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Re: Solving table locking issues
Posted by: Rick James
Date: February 14, 2009 02:08AM

Sorry, I am going to harp on summary tables. But first some other notes...

InnoDB does not do table locking, so it _might_ perform better.

Have you tuned key_buffer_size? Is the total size of your indexes less than that? How much RAM do you have?

BDB -- not likely. It's mostly key-value; your schema is more complicated.

The JOINs and subqueries may (or may not) be aggravating the situation. Can we see them?

Summary table do not have to be a burden. They can be augmented on demand. They can contain only data up to the last, say, hour; then you reach into the raw data to get the current info. Etc. Need more details before I can recommend specifics.

Usually a few summary tables can handle many reports. What are your "dimensions"? Usually time is one dimension, and it is usually the first part of the primary key of a summary table, but it is truncated to the hour (or day). That key also contains perhaps a couple more dimensions.

Often I have one summary table by hour, and a _different_ one by day. (There is no advantage in doing both hour and day for the same set of dimensions -- you can always get daily (or weekly or monthly) totals from an hourly table -- it will be much faster than hitting the raw data, and it won't be fighting with the UPDATE of the raw table.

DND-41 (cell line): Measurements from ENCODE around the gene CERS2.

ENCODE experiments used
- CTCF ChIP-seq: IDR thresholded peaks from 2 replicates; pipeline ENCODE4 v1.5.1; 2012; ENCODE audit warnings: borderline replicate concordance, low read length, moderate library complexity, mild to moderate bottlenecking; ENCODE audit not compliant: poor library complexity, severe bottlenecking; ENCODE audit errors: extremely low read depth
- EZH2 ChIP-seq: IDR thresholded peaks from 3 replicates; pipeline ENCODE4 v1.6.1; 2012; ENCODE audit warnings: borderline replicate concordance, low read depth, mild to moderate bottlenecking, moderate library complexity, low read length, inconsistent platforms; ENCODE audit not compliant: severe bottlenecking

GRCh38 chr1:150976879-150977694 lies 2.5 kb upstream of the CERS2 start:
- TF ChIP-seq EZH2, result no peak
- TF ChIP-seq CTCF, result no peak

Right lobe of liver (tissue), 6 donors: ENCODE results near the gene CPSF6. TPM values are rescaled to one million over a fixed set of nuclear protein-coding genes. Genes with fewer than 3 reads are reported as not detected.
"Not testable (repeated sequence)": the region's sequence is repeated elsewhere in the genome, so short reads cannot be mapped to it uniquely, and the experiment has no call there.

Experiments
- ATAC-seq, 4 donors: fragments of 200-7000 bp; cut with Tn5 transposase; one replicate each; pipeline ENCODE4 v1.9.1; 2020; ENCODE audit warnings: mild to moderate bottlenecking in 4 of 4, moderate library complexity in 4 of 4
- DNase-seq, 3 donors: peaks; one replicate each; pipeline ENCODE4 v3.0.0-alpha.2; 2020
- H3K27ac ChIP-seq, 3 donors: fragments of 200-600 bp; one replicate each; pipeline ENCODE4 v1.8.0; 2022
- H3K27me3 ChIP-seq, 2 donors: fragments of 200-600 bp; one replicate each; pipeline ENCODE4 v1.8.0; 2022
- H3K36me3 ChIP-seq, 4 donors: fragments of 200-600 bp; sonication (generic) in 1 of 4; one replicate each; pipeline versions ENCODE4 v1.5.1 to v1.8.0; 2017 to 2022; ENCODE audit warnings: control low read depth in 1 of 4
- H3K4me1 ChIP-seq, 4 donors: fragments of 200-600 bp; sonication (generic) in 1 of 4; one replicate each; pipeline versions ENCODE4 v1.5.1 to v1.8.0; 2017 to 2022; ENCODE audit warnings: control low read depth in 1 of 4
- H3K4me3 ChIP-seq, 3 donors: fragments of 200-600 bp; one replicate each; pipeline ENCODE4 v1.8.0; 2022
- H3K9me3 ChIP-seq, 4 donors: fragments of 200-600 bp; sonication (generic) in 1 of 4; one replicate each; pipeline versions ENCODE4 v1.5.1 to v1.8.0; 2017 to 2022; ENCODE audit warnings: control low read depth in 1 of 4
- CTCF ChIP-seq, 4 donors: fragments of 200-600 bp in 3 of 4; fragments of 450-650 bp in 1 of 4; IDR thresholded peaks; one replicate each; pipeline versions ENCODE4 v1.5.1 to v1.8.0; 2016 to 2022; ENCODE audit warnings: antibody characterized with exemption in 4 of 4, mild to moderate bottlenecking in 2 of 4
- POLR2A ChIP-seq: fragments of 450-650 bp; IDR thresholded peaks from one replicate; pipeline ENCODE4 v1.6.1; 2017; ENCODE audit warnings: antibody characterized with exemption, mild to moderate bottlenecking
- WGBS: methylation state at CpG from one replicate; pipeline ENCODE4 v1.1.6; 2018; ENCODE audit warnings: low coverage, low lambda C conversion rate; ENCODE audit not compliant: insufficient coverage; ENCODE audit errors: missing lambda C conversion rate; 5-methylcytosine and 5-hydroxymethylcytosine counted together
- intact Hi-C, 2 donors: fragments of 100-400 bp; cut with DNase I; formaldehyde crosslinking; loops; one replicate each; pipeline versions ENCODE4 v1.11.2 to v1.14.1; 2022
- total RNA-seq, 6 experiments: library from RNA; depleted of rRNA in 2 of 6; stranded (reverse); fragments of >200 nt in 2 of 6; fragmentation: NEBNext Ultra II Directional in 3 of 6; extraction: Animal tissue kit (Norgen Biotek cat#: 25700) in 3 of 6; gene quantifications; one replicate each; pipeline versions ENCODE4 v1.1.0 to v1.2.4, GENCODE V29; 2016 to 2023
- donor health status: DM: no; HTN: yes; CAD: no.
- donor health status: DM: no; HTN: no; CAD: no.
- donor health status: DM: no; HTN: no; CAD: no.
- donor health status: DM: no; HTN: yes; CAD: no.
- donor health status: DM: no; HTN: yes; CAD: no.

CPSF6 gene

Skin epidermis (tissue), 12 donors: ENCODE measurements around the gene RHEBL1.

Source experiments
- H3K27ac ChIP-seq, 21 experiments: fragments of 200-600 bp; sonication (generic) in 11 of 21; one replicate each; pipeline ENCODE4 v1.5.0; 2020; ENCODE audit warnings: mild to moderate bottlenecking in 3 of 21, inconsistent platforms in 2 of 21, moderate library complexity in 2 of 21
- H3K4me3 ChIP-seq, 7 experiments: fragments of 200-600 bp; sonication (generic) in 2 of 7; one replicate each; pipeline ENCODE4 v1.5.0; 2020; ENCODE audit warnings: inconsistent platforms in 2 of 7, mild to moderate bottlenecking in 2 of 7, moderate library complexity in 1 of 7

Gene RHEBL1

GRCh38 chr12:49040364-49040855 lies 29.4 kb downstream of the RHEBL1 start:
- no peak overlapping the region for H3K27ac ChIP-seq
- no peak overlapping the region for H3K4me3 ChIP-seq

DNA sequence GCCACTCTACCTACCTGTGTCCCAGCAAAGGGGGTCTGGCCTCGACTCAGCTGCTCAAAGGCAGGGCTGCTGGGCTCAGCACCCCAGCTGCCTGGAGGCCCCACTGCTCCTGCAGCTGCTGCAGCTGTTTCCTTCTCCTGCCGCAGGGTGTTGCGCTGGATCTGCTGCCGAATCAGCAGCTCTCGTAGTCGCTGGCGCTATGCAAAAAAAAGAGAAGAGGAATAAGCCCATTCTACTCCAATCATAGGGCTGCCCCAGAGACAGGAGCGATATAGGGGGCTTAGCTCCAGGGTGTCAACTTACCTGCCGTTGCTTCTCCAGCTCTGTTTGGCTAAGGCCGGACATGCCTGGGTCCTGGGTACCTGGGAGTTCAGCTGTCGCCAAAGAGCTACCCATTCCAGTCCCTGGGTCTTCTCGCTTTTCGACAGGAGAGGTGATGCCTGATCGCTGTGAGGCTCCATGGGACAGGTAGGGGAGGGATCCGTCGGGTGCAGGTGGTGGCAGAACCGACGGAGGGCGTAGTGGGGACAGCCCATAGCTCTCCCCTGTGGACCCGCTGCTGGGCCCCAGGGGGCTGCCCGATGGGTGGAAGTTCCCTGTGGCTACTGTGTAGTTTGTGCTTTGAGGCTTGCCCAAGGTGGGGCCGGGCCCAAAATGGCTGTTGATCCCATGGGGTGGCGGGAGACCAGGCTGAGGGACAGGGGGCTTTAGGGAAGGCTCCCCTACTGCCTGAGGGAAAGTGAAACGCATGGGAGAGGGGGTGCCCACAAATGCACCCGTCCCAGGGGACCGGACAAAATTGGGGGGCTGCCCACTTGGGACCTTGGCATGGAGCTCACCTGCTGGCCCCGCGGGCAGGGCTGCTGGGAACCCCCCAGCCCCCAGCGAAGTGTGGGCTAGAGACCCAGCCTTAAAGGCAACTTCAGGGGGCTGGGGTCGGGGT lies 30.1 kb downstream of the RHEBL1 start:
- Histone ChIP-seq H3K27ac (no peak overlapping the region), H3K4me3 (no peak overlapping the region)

Remember that an average of averages is NOT mathematically correct. So, summary tables often have COUNT(*) AS ct, SUM(foo) AS sum_foo. Then the average is SUM(sum_foo) / SUM(ct).

Sure, duplicating data is a no-no. But only until you hit performance problems. Your summary tables are totally duplicate data. Furthermore, they probably have reached into the JOIN tables and pre-evaluated subqueries to get the fields.

In one project, the "fact" table has about 500M rows. There are several web-based reports (PHP), each with several selects. Two summary tables are the main source for the reports. Rarely does a page (with multiple selects) take more than 3 _seconds_. The fact table is mostly "normalized", but the summary tables are mostly not. A couple of times I have had to rebuild a summary table (due to screwup or design change) -- costly, but possible.

Summary tables tend to be narrower, have fewer rows, and are better indexed than the fact table.

Pushing reports off to the summary tables can, in the extreme case, leave no index on the fact table other than an auto_increment primary key. Guess what? This makes INSERT run faster -- no secondary indexes to fiddle with.

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